The research received support from the Medical Research Council, the Biological and Biotechnological Sciences Research Council, and the National Institutes of Health/National Institute of General Medical Sciences. Nanobody discovery was funded by Instruct-ERIC, the European Strategy Forum on Research infrastructures, the Research Foundation – Flanders, and the Strategic Research Program of the Vrije Universiteit Brussel.
Frequently Asked Questions (FAQs) about protein UCP1
What is the significance of the protein UCP1 in obesity and diabetes research?
The protein UCP1 plays a crucial role in enabling brown fat tissue to burn calories as heat. Understanding its molecular structure opens up possibilities for developing treatments that activate UCP1, potentially combating obesity and diabetes by burning excess calories.
How was the molecular structure of UCP1 discovered?
Researchers from the University of Cambridge and the University of East Anglia, in collaboration with international colleagues, utilized a cryogenic electron microscope to view UCP1 at the atomic level. This allowed them to uncover the protein’s molecular structure in detail.
What potential impact does this discovery have on obesity and diabetes treatments?
The newfound knowledge about UCP1’s structure can aid in the development of therapeutics that artificially activate the protein. By doing so, excess calories from fat and sugar can be burned off, potentially offering solutions for obesity and related diseases such as diabetes.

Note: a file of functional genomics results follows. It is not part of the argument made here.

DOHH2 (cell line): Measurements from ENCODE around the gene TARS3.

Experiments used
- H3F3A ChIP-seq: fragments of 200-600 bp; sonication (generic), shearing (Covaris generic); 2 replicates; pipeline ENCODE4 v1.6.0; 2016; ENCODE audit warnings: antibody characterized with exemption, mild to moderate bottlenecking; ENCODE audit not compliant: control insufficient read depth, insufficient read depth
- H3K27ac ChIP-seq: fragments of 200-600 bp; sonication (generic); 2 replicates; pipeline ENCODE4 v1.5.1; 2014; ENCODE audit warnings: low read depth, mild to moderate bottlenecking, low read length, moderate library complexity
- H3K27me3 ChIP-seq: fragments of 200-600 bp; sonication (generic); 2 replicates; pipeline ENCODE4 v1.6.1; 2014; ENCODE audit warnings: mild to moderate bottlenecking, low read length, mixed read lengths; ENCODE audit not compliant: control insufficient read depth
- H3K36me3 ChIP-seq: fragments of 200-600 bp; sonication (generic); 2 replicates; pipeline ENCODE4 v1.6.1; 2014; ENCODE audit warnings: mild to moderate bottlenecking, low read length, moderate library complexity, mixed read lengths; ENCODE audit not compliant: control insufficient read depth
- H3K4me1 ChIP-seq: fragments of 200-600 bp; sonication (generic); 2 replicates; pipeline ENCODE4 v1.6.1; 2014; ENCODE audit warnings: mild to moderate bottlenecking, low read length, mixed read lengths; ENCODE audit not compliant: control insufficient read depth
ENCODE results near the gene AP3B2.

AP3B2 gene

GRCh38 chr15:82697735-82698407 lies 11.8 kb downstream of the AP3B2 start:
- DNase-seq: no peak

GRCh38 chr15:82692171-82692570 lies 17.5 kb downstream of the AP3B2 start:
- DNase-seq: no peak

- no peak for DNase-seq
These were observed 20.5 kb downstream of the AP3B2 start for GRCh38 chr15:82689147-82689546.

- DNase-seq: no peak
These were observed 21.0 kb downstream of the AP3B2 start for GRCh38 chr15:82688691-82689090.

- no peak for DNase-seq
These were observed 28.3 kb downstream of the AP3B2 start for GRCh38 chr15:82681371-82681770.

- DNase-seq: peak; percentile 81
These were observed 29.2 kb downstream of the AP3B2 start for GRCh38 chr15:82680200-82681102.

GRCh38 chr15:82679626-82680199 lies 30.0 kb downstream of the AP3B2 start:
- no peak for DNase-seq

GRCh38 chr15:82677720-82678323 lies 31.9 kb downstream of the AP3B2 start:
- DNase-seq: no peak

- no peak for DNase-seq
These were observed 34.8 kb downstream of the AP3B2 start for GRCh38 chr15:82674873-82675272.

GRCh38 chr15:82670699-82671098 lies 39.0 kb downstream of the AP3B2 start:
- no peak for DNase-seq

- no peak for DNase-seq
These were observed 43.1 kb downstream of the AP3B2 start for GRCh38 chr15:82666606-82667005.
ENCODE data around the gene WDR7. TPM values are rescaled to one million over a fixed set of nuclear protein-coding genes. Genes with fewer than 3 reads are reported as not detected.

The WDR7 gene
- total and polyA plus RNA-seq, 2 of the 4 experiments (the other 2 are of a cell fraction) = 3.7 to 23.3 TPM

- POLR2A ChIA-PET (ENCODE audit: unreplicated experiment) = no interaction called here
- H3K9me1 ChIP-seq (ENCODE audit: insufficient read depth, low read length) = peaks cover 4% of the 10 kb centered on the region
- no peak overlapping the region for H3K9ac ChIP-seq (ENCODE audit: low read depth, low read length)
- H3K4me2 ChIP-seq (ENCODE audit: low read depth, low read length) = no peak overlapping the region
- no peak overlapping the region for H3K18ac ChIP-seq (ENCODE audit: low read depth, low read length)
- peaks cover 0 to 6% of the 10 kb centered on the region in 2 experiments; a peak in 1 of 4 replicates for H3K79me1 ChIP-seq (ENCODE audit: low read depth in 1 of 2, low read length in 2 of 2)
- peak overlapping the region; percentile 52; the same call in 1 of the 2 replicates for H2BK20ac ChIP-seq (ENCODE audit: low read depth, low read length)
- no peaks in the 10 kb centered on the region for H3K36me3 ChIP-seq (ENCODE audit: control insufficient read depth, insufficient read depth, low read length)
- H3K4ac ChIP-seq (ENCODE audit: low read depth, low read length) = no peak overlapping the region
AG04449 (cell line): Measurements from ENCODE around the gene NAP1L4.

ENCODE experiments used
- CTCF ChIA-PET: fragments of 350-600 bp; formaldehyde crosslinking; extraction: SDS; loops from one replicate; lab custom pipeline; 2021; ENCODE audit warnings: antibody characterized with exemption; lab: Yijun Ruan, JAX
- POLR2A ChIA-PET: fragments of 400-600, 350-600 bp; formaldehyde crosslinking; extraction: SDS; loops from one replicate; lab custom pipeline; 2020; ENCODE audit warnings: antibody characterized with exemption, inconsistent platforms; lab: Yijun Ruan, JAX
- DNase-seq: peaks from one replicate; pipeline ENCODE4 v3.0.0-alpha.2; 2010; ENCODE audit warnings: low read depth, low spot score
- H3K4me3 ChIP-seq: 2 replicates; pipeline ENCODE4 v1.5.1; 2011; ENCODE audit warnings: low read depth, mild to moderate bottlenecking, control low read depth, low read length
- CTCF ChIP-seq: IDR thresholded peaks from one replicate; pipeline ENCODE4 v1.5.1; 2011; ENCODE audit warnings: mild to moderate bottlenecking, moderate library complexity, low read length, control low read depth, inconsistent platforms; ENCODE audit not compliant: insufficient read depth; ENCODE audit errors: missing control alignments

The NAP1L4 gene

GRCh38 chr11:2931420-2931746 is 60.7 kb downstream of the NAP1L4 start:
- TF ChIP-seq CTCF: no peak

What are the benefits of brown fat tissue burning calories as heat?
Brown fat tissue, often referred to as “good fat,” has the ability to break down blood sugar and fat molecules to generate heat, which helps maintain body temperature. Activating UCP1 in brown fat tissue can promote calorie burning and potentially contribute to weight management and metabolic health.
How long did it take to reveal the molecular structure of UCP1?
The research project spanned over a decade, with scientists dedicating significant efforts to unravel the molecular makeup of UCP1. The breakthrough came after more than 40 years of research in the field.
Who supported and contributed to this research?
The research received support from the Medical Research Council, the Biological and Biotechnological Sciences Research Council, and the National Institutes of Health/National Institute of General Medical Sciences. Collaboration between the UK team and colleagues from the University of Pennsylvania and the Free University of Brussels was instrumental in achieving this breakthrough.
More about protein UCP1
- Science Advances – Structural basis of purine nucleotide inhibition of human uncoupling protein 1
- University of Cambridge – New Obesity Breakthrough
- University of East Anglia – Obesity Breakthrough: Protein Molecular Structure Discovery
- Penn Medicine – Obesity Research
- Instruct-ERIC – Research Infrastructures